Photo credit: Kalyan

Suicide prevention – for all.

January 18, 2010 · Filed Under Gold Star Mom, Military Parents · Comment 

A friend of mine, who blogs at Gold Star Mom Speaks Out wrote this and graciously allowed me to post it here.

When the military talks out loud about suicides in the military, it’s a good thing. This week in Washington DC 1,000 people are attending a four-day Suicide Prevention Conference sponsored by the Department of Defense and the Veterans Administration. Admiral Mike Mullen, Chairman of the Joint Chiefs of Staff and Secretary of Veterans Affairs Eric Shinseki were among many military leaders and medical experts in attendance. The highest level of leadership and the array of experts should indicate that the military is looking for solutions to solve this terrible trending problem of suicides in the military.

I have attended numerous meetings discussing veterans issues where one of the topics is military suicides. I have always been amazed that a military representative always acknowledges military suicides as an pressing issue but cannot figure out why. I’m no expert, but let’s try this short list. Repeated deployments, shortened dwell times, or time at home, stop loss, PTSD. I could go on, but that’s a whole other story. So, I was glad to read that Admiral Mullen told the audience at the conference “I know at this point in time, there does not appear to be any scientific correlation between the number of deployments and those who are at risk, but I’m just hard-pressed to believe that’s not the case,” Admiral Mullen said. “I know we are and hope to continue to look (at deployments) first to peel back the causes to get to the root of this.”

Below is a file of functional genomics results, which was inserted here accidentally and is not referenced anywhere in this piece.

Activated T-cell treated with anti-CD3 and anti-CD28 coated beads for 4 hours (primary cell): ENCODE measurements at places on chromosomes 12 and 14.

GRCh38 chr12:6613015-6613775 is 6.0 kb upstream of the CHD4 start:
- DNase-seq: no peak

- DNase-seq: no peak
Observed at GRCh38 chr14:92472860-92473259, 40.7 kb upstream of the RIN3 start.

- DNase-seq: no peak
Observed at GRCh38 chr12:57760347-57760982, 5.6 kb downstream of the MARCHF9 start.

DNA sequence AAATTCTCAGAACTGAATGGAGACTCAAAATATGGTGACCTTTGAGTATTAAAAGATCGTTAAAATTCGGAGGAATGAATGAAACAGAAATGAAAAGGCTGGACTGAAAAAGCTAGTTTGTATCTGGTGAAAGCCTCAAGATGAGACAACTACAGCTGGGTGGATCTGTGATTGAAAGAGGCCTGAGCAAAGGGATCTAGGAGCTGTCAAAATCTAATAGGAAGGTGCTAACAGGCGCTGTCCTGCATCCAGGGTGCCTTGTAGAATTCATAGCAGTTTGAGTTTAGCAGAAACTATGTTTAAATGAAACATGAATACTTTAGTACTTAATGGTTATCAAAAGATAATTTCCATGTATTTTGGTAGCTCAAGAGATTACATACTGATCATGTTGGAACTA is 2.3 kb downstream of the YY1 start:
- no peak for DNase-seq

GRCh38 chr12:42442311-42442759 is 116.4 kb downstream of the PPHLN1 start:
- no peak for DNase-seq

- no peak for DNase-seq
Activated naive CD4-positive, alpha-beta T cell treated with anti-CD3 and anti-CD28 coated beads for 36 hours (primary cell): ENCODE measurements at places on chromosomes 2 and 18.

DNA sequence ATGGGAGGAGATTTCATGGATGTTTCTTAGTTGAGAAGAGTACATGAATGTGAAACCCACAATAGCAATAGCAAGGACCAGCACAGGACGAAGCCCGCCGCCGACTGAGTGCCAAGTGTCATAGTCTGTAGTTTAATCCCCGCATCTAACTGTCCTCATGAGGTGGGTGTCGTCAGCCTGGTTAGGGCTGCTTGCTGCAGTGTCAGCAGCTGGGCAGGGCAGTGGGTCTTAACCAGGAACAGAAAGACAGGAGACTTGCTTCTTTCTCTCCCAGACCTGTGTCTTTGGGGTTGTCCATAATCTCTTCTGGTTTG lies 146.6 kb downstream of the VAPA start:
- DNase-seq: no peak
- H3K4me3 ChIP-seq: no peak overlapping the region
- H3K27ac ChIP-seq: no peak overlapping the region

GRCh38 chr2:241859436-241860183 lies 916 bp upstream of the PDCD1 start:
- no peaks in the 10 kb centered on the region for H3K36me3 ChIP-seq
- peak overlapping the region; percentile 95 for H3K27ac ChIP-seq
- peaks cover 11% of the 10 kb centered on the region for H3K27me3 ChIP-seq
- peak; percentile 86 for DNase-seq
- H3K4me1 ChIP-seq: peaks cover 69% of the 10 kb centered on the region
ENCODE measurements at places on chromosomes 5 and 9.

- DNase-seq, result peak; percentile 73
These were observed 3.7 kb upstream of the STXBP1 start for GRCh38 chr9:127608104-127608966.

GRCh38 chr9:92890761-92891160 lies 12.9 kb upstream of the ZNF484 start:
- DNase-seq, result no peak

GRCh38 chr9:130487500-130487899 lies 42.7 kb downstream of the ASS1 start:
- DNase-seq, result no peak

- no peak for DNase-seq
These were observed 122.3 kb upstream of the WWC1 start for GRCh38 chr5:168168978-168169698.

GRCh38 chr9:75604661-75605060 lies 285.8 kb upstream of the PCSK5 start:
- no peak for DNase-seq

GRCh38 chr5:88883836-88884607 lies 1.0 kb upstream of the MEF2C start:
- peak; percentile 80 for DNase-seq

Deborah Mullen, Admiral Mullen’s wife, accompanies him to many events that are military family related. I met both the Admiral & Mrs Mullen at Arlington National Cemetery on Memorial Day 2009 where I was makring the 5th anniversary of my son’s death. They were both walking through Section 60, where more than 800 members of the military who were killed in Iraq & Afghanistan are buried. They were offering condolences to family members and friends, they offered hugs or a hand in friendship, so it was no surprise that Mrs Mullen attended the Suicide Prevention Conference. SFGate reports her message to the attendees:

Don’t forget the spouses.
Deborah Mullen said Army leaders told her that they lack the ability to track suicide attempts by family members of Army personnel. “I was stunned when I was told there are too many to track,” Mullen said, speaking on stage at a military suicide prevention conference next to her husband, Adm. Mike Mullen.
She urged the military to get a better handle on the problem and implement prevention measures with spouses in mind.

“There’s another side to this and that’s family members who commit suicide,” Mrs. Mullen said. “It’s our responsibility. These are our family members.”
Military-wide, she said, it’s not clear exactly how many military family members killed themselves last year. Some military spouses, Mrs. Mullen said, are reluctant to seek mental health help because it still carries an unfortunate stigma.